“We’ve got to have an education system that is preferring fact over narrative,” DeSantis said. “When it departs from a historical record and then when it goes into trying to create narratives that basically are teaching kids that the country is rotten and that our institutions are illegitimate, that is not worth any taxpayer dollars. It’s wrong and it’s not something that we should do.”
Quisha King is co-chair for the Northeast Florida division of Moms for Liberty.
“I think all American history—the good, bad and ugly—should be taught in history class,” King said. “Though critical race theory does not do that.”
King believes those who support critical race theory do not have a full understanding of what it is. She says the theory has less to do with history and instead, teaches a racial hierarchy of sorts.
“Critical race theory is teaching that if you have a certain color skin, you are automatically deemed an oppressor,” King said. “And if you do not fall into that category—typically it’s white, male, heterosexual, able-bodied, along those lines—if you don’t fall into that, you are then deemed the oppressed. And if you are the oppressor, you have to apologize.”
An eighth grade Duval County student that supports critical race theory spoke during the meeting.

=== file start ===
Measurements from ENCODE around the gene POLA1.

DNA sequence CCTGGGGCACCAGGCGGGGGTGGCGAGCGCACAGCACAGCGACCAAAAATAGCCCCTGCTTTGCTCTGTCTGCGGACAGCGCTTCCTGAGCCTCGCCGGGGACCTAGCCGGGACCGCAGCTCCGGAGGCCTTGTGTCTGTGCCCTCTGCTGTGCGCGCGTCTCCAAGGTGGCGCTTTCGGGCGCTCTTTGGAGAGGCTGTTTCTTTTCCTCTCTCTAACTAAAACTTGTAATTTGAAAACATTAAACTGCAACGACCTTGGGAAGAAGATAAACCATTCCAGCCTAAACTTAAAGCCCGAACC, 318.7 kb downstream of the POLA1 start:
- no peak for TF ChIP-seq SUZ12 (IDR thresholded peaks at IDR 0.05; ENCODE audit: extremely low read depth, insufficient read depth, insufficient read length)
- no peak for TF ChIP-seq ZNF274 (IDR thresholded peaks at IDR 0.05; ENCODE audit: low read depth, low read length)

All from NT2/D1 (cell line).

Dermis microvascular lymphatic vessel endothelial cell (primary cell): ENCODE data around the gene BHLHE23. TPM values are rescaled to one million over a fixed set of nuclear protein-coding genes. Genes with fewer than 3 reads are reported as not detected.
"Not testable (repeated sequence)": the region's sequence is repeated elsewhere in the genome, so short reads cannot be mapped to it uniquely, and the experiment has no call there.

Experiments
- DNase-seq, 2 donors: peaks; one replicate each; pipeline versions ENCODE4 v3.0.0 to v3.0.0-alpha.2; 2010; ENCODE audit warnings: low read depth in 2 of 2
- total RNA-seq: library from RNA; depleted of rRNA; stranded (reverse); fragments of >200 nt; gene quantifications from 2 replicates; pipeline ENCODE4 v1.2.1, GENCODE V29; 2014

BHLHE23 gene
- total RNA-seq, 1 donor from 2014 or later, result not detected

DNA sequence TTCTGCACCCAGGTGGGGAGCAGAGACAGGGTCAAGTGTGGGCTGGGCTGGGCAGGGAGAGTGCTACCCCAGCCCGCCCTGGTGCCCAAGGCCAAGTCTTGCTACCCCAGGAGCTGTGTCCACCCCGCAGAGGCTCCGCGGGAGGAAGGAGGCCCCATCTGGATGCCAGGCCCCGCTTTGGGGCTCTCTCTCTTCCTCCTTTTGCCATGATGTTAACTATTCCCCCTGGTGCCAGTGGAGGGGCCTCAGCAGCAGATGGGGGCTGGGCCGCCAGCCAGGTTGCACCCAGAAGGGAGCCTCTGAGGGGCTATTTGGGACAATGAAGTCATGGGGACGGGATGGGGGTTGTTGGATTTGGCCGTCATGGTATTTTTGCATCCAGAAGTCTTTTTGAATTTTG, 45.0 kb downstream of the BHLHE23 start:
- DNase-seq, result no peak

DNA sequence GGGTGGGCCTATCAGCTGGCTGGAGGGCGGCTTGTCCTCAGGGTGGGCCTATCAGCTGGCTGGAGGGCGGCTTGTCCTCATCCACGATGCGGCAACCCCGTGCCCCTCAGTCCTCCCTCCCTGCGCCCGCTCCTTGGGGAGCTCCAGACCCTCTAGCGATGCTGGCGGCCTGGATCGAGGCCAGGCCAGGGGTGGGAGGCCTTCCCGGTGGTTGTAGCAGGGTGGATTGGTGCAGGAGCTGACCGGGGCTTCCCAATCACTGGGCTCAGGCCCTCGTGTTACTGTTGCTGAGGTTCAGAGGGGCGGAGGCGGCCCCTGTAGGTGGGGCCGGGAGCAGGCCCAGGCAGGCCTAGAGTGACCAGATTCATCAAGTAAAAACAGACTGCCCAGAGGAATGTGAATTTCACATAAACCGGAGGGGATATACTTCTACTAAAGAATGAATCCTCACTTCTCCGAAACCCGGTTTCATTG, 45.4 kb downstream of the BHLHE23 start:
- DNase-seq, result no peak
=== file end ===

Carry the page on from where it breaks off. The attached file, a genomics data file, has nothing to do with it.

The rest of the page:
“We need critical race theory in the classrooms. Period,” the student said. “When people are too afraid to have the conversations, how will we ever progress? Teaching students about CRT takes away the fear factor and allows a safe space for conversation. If we know better, we do better.”
Before the Board’s vote on Thursday, the Florida Department of Education released a statement which said in part:
“Students need to have a clear understanding of their role in society and be ready to fully engage in their local, state, and national governments. Ideological theories have no place in our classrooms. The Governor has been very clear that teachers need to be teaching students how to think -- not what to think. He is committed to ensuring that every student is provided a world-class education that prepares them for future success.”